Saudi Arabia’s construction sector in focus

Faithful+Gould’s David Clifton weighs in on the largest economy in the Middle East, and discusses how the building sector will shape up in the coming months

File photo - Shutterstock

The initial OPEC cuts briefly supported the oil market in the $50-55/barrel range. However, the market has dropped back into the mid to high $40s, and conversations have now commenced around further cuts in supply. KSA forecasting was based on an average of $51/barrel for 2017.

To achieve Saudi Arabia’s planned reduction of its budget deficit from 17% to 9%, it seems that further production cuts are required to bolster a significant recovery in the oil price. At present, the deficit has the potential to be slightly worse than forecast.

In the twelve months to Q1 2017, construction as a percentage of GDP contracted from 7% to 6.2% as backlogs continued to fall and awards in late 2016 failed to fill the gaps. A good start to the year was followed by a slow second quarter, indicating the market is still in some flux. The committed major schemes from the Crown Prince for late 2017 need to flow through to stem the industry’s falling level of work.

Within the GCC, political turmoil has weighed on the industry in general and construction has felt the effects as badly as other sectors. Q1 in KSA marked a surge of industry awards to circa $11bn, compared to a quiet Q4 2016. This has fallen back significantly in Q2 to an estimated $5bn, which reflects the region, with no GCC country performing as strongly as in Q1.

Other factors weighing on the market have been Ramadan falling just prior to the traditional
quiet period of the summer holiday season, liquidity still moving its way into the industry and the oil price being range bound. With alternative financing working its way through the government sector, we have seen significant moves to market in aviation, power and water.

Cause and Effect

GACA has so far awarded five airports (King Khalid Riyadh terminal upgrades, Qassim, Hail, Taif and Yanbu) in 2017 at an estimated $4.9bn, making it the stand-out client in KSA in 2017 with nearly 30% of awards by value YTD. Numerous other schemes are still to come to market or be awarded, as GACA commences the process of privatising several of its key assets. The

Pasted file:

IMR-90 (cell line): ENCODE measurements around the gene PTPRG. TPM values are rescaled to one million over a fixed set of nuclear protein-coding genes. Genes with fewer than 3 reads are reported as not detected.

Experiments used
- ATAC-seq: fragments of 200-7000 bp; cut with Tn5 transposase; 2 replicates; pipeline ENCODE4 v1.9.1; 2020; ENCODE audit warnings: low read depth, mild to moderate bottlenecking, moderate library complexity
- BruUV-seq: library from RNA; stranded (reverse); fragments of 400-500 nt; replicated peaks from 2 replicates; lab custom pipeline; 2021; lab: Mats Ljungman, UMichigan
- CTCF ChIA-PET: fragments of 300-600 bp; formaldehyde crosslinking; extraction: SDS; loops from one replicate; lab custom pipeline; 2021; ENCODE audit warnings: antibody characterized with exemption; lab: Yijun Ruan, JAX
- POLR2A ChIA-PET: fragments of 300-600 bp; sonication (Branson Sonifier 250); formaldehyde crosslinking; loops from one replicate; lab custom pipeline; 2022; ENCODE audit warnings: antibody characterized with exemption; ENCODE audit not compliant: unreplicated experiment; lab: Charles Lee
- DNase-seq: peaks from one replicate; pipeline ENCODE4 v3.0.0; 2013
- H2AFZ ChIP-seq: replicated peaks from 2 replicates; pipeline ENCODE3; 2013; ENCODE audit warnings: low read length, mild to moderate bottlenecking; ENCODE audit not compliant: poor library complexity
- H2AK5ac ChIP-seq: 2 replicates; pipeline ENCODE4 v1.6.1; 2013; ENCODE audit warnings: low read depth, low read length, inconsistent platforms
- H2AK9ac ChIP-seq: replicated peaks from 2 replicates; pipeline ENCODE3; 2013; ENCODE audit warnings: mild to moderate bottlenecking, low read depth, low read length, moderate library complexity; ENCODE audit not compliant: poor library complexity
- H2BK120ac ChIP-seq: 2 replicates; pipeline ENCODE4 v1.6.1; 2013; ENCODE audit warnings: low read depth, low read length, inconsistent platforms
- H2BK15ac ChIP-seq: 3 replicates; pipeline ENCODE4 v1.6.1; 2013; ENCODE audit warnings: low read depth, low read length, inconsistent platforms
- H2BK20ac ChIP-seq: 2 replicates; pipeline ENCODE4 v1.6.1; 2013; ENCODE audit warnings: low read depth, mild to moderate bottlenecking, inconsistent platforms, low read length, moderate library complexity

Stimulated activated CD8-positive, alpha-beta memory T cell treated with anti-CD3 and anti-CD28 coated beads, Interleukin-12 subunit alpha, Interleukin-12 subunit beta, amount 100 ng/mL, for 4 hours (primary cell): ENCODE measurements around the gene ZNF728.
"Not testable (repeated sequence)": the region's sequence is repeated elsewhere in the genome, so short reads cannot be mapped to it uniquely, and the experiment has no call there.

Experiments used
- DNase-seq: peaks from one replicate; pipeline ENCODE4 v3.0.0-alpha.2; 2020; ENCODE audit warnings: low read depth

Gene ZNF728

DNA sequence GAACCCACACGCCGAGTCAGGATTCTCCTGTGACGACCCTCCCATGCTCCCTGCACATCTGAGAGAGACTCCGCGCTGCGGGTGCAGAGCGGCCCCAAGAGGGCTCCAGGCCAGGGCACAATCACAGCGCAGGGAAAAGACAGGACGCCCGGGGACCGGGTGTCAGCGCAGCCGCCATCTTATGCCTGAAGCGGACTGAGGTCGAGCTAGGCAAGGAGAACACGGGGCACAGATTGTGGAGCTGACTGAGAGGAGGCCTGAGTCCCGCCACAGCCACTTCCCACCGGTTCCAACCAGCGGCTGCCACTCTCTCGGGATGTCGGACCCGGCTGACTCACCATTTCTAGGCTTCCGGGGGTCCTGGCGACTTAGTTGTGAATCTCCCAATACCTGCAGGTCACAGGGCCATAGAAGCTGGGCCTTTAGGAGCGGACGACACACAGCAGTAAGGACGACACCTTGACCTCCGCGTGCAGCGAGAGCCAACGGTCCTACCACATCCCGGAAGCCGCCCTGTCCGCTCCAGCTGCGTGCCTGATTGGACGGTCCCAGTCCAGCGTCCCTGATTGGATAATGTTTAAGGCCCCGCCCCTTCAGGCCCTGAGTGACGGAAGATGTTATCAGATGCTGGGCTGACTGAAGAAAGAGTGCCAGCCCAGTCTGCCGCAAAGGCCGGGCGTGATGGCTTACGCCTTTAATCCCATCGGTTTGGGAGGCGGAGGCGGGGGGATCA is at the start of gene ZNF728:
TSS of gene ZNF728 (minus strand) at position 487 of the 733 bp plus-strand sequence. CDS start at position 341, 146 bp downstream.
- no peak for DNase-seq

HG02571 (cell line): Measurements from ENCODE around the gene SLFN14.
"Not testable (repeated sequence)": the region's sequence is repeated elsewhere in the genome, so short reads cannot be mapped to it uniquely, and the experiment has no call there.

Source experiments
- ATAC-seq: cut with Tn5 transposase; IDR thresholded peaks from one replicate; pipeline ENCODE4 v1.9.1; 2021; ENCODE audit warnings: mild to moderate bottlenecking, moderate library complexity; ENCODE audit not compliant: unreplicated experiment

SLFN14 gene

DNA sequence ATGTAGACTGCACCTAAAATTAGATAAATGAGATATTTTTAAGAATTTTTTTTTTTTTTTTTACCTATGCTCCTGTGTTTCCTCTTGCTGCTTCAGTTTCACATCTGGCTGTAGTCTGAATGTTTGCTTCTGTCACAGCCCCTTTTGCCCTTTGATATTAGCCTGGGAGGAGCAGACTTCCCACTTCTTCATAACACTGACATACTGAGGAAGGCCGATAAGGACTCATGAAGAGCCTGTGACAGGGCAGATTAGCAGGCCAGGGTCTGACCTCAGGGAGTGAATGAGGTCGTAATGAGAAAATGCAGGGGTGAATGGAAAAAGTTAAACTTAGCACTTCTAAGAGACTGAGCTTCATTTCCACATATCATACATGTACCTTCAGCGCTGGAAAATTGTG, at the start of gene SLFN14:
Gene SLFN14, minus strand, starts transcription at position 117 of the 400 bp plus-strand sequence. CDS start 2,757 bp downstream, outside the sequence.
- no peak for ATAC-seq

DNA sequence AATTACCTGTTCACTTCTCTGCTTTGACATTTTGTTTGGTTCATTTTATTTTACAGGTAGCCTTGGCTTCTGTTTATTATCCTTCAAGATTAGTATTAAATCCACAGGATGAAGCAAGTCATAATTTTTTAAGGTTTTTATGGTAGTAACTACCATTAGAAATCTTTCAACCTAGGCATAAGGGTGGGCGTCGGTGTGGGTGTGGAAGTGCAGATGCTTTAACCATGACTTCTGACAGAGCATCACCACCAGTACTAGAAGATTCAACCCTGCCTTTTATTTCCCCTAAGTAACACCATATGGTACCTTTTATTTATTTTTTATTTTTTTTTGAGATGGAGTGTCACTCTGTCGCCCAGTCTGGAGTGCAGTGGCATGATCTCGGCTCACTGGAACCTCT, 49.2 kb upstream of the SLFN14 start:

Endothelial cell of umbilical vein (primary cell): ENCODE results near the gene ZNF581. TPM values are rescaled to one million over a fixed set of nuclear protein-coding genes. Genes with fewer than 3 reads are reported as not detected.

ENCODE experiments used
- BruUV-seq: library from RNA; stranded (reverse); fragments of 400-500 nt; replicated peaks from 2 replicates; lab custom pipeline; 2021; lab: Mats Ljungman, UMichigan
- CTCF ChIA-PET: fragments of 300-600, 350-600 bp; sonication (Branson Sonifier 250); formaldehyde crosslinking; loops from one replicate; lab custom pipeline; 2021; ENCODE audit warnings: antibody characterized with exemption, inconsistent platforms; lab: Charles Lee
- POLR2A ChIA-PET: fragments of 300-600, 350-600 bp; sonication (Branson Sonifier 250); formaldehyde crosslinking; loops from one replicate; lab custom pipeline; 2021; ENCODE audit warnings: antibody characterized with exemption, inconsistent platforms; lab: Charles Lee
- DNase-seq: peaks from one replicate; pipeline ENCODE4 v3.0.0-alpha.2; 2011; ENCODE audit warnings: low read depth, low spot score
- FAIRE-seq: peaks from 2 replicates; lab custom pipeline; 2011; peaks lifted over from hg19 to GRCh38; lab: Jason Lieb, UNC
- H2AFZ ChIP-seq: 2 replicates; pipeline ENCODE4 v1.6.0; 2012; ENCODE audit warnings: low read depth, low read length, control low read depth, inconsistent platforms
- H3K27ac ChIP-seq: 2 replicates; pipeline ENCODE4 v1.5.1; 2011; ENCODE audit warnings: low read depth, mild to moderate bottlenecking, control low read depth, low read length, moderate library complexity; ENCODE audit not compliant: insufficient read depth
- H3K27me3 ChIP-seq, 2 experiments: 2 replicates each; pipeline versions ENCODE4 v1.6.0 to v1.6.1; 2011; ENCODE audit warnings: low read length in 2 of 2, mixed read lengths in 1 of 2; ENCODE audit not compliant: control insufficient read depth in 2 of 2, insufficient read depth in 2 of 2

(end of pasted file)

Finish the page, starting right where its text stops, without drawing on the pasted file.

growth in this sector is driven by solid commercial fundamentals.

Demand is expanding from a growing, young population that increasingly demands connectivity, and the private sector was expected to start the recovery in the construction industry in 2017. However, with the focus on real estate in the sector – even factoring in lower costs of construction – the headwinds faced in real estate have continued, with a near 10% fall in sales prices compared to 2016. This has made the viability of numerous schemes challenging, even when factoring in the upcoming ‘white land tax’. However, this should drive focus towards the affordable end of the market, which is currently very poorly supplied.

The effects of aligning the industry pipeline of projects and programmes to countries’ requirements are becoming evident. Year-on-year, there has been a drop of over 5% in schemes either in the pipeline or being built. This can be in part explained by the contract completions and lack of awards, although certain trophy schemes have disappeared already from the pre-contract stages or have been reduced in scale. This trend is expected to continue with PWC’s reprioritisation or cancellation of schemes across ministries on behalf of the Ministry of Planning and Economy. However, the mid-term probability of schemes in the pipeline actually moving forward has increased.

The government sector is now starting to apply project management office (PMO) processes and procedures designed to deliver best practice and transparency within ministries and government-owned organisations. Under the stewardship of the NPMO (Mashroat), several government entities are in the process of procuring or rolling out their own PMO, although this process has taken somewhat longer than expected. The effects of this roll-out will only be felt during 2018 and beyond, so the need to prioritise projects by exception is critical, if the industry is to survive at a suitable scale to deliver in the future.

Makkah Metro has taken time to move forward, and this scheme could be awarded prior to the end of 2017 (and is therefore included in our awards forecast). Tendering activity in H1 has been relatively subdued in terms of value. Numerous bids have been in the market from private, semi-government and indeed some government entities, but most schemes haven’t been of a size to support the quantum of workers or supply chain.

As an industry, there is estimated to be a circa $60bn gap in the backlogs across the region. This in turn has placed further pressure on the whole contracting supply chain. Although an upturn is expected, and though regionally awards in H1 have outperformed H1 2016 by 15%, it should be noted that 2016 was the worst H1 for more than five years. With $16bn of awards in KSA in 2017 to date, our forecast of $27bn for the full year may need to be revised upwards if the Crown Prince’s commitment to major awards later this year occurs.


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